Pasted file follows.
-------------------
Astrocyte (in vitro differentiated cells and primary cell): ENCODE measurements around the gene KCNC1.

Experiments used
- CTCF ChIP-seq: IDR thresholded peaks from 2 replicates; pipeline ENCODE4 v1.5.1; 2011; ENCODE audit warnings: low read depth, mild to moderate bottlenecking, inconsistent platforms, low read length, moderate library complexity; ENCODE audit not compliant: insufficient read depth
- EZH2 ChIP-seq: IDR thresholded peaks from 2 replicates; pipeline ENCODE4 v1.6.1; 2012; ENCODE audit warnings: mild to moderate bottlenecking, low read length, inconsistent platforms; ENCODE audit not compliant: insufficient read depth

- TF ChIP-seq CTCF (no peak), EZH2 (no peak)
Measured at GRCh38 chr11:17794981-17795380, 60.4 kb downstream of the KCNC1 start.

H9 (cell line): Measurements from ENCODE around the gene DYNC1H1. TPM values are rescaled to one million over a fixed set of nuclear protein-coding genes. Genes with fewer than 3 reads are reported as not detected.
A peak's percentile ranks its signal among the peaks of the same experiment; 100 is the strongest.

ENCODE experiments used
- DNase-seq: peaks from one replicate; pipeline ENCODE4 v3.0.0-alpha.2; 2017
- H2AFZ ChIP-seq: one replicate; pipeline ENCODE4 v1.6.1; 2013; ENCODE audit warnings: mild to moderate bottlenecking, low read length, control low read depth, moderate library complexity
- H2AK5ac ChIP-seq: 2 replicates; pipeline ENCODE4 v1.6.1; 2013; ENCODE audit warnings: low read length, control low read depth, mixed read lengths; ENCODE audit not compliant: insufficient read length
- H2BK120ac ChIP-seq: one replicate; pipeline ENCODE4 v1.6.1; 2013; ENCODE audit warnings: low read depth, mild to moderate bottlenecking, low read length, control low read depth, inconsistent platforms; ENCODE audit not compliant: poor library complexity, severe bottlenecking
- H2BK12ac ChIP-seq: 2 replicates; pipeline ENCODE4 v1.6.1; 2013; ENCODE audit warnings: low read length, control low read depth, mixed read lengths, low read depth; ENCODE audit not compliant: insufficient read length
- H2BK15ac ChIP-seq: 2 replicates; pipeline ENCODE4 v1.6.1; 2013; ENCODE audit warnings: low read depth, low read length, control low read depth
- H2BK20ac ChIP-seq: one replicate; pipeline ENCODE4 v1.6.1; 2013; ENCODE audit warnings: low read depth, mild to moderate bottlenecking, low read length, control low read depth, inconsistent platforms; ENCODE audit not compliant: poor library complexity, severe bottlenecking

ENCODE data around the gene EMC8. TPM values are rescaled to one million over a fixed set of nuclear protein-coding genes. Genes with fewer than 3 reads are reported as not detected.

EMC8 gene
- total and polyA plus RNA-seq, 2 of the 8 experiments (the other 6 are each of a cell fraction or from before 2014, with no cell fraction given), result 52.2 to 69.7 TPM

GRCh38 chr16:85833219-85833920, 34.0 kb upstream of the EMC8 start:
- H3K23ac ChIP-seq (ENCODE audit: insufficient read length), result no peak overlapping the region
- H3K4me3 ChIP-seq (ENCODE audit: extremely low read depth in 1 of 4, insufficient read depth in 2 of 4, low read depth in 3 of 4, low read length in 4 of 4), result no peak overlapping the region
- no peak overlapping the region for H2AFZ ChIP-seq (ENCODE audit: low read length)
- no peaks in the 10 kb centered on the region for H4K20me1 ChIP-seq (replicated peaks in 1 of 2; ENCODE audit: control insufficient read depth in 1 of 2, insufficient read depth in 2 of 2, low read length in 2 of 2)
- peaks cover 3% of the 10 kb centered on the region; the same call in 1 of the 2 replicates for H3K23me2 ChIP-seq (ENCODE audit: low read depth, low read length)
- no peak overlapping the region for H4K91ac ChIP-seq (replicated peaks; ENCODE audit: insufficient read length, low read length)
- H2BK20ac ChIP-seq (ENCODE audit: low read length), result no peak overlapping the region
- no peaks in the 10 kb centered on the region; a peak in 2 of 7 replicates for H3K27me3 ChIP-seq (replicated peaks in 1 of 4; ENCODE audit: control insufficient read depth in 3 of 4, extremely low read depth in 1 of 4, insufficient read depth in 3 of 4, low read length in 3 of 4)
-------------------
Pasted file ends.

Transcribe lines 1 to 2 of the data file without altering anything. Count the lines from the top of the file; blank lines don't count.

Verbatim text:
Astrocyte (in vitro differentiated cells and primary cell): ENCODE measurements around the gene KCNC1.

Experiments used